See How to Simulate Thousand of Balls in Blender

Nicky Kolk from nicky.animations talked to us about creating 3D simulations and shared how the Did I Add Enough Balls project was created, detailing the steps behind the process and giving some tips for other artists.

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Introduction

Hello, I am Nicky from nicky.animations and AndesAnimations. I got into 3D art and animation because of a 3D animation study I followed. However, as the study was actually quite bad, I mainly learned 3D animation and 3D art by following courses, watching many tutorials, and trying to create as much as possible by myself.

Creating 3D Simulations

For some reason, I just love simulations. It takes a lot of time to create them, as big simulations require extensive calculations, but when created correctly, you can achieve amazing results. The software I use to create these kinds of animations is Blender. However, one day, I would love to learn Houdini, as Houdini is the king of simulations!

The "Did I Add Enough Balls?" Project

While I was working on the subway train, I randomly came up with the idea to fill up the subway trains with balls, and the goal was basically just to create something unique and something that looks good. I chose Blender for this project since that is the only 3D software I can work with. For the metro station, I modeled and textured everything myself.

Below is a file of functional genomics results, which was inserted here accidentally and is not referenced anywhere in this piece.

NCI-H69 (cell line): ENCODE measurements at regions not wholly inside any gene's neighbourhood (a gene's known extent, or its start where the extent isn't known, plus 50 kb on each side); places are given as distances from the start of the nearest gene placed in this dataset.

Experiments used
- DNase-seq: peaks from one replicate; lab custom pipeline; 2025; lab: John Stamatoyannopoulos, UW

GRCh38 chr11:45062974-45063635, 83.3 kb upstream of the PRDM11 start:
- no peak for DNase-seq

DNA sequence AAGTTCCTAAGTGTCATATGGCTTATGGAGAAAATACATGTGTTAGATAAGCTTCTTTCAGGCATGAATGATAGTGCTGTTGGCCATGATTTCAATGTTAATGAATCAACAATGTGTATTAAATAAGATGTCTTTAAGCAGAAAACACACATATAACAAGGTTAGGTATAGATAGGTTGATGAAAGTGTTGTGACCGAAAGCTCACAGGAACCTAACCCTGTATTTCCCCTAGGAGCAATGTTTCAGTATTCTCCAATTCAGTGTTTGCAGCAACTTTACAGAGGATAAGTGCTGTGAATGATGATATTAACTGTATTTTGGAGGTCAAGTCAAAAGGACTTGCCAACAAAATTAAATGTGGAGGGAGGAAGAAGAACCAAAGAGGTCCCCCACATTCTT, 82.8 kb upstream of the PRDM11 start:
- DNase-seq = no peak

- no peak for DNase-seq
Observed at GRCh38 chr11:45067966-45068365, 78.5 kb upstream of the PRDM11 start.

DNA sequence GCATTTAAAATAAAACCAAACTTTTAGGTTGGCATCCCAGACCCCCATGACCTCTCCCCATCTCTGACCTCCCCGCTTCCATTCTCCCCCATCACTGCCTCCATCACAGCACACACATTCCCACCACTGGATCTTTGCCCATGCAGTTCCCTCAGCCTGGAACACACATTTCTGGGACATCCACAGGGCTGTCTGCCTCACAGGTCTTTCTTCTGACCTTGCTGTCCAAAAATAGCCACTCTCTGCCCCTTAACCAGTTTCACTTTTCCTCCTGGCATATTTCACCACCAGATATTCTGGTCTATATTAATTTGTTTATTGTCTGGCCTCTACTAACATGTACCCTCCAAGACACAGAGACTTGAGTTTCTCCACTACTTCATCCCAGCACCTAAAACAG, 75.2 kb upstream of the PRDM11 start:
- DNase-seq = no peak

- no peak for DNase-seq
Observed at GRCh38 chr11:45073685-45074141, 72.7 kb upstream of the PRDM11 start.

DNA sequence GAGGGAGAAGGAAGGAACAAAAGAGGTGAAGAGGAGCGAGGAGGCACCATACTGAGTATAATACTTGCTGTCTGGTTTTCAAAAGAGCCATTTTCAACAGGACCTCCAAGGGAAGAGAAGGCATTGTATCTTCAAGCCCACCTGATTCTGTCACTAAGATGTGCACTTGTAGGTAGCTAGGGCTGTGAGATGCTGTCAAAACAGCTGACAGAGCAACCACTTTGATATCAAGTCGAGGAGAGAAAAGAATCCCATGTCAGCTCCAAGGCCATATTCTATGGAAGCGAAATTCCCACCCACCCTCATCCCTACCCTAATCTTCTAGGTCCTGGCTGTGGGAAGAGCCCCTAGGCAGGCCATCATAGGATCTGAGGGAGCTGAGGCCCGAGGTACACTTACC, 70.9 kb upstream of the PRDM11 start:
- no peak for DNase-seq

The Production Process

In creating simulations, a lot of things can go wrong, as the entire scene and all the objects in the scene must have the right settings for the simulation to work correctly. If this is not the case, then you must recalculate the simulation. In the case of this animation, it can take up to an hour or even longer depending on your CPU. 

To create this animation, I first created all the models for the animation. When those were finished, I could animate the subway trains. Afterward, they were filled with balls and the simulation was calculated. 

If you also want to learn to create rigid body simulations, I just advise you to follow many tutorials. And when you feel ready to create a simulation yourself, just go for it. It might be hard to create, but just keep on trying.

Rendering, Lighting & Post-Production Settings

For rendering, I used the Cycles render engine, which makes everything look great. However, Cycles is very intense, especially for animations like this. If you want to render in Cycles, a good GPU is required.

For the lighting, I simply used 1 sun lamp. To create the shadows of the clouds, I created volumetric clouds that move in front of the sun.

Tips for Artists

3D simulations are amazing, but if you want to create very big simulations, they require a lot of time and a very good computer to create. If you're interested in creating simulations like mine, I would just start small and try to get an understanding of how simulations work. Once you have a solid understanding, you can try to make bigger simulations.

One tutorial that I really think could help you get started with rigid body simulations is by Polyfjord:

Nicky Kolk, 3D Animator

Interview conducted by Theodore McKenzie

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